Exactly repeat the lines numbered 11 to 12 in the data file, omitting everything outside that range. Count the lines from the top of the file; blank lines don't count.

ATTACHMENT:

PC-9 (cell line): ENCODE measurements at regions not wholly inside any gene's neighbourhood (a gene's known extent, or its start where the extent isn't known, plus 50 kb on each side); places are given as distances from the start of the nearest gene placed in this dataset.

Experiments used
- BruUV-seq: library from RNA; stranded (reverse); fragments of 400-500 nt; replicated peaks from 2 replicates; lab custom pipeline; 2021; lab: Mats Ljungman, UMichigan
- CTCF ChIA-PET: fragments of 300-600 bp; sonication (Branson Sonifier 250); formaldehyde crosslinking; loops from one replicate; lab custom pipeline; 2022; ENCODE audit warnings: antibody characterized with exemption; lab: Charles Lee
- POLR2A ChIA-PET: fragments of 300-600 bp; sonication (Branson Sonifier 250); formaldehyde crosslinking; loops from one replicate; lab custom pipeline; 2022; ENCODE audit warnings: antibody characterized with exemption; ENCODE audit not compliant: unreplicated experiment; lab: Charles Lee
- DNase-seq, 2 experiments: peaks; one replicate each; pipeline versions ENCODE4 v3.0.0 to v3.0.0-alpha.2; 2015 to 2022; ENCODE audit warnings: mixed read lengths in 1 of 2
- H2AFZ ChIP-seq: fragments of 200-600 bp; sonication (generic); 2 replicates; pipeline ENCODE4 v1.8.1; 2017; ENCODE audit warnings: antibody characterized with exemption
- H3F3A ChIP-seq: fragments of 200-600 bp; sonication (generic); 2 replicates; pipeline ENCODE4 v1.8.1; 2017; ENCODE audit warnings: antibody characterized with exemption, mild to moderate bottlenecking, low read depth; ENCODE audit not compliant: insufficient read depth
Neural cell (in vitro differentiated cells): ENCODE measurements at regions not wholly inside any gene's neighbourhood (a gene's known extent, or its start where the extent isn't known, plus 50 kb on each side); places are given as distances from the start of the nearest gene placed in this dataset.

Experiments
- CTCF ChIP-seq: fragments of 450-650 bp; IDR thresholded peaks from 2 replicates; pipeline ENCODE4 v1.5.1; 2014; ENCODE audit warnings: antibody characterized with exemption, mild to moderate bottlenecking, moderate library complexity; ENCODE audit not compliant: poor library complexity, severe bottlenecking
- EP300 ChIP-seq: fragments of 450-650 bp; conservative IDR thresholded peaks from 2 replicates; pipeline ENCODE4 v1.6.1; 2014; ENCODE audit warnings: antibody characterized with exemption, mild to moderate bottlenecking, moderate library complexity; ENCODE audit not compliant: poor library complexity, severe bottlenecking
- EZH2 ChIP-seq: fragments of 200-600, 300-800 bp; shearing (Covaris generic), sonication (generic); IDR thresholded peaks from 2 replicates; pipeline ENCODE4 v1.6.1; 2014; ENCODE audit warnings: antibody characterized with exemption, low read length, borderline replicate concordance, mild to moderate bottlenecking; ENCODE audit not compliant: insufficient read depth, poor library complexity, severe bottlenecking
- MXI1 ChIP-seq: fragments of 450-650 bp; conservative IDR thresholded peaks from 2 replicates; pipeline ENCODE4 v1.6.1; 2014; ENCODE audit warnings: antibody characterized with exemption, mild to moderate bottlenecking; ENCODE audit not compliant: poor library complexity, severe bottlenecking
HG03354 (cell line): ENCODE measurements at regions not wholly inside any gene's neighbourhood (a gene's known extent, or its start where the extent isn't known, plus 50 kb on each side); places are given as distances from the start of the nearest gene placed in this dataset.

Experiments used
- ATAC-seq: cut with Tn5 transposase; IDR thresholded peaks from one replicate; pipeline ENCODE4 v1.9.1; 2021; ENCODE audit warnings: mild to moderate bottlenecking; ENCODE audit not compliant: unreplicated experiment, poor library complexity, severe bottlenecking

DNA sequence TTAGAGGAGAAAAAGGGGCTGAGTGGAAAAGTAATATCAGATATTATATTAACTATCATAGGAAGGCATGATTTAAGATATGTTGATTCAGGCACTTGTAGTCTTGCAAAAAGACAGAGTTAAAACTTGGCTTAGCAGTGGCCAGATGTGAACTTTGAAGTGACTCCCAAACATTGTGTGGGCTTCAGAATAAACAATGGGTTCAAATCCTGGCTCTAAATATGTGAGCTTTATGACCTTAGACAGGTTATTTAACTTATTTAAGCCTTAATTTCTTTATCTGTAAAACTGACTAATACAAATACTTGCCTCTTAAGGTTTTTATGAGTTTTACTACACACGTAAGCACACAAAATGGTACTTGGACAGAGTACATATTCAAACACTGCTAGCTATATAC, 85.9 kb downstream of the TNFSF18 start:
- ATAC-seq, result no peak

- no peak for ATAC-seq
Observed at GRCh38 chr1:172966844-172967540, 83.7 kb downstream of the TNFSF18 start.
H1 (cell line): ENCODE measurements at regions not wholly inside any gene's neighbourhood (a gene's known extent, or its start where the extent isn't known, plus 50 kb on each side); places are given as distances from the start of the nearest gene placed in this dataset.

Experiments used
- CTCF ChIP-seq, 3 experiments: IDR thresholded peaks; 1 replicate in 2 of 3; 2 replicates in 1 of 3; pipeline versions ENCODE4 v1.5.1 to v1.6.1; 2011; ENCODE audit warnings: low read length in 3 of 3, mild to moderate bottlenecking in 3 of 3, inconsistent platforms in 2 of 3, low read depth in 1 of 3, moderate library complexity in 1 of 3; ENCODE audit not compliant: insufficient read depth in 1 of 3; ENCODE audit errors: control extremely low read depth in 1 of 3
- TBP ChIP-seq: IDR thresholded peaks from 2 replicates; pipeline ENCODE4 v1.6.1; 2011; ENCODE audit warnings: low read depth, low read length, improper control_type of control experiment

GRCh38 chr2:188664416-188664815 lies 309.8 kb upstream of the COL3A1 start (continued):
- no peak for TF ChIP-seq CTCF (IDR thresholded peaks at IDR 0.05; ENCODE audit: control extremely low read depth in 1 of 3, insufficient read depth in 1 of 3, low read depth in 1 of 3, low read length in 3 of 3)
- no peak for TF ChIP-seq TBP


- CTCF ChIP-seq: fragments of 450-650 bp; IDR thresholded peaks from 2 replicates; pipeline ENCODE4 v1.5.1; 2014; ENCODE audit warnings: antibody characterized with exemption, mild to moderate bottlenecking, moderate library complexity; ENCODE audit not compliant: poor library complexity, severe bottlenecking
- EP300 ChIP-seq: fragments of 450-650 bp; conservative IDR thresholded peaks from 2 replicates; pipeline ENCODE4 v1.6.1; 2014; ENCODE audit warnings: antibody characterized with exemption, mild to moderate bottlenecking, moderate library complexity; ENCODE audit not compliant: poor library complexity, severe bottlenecking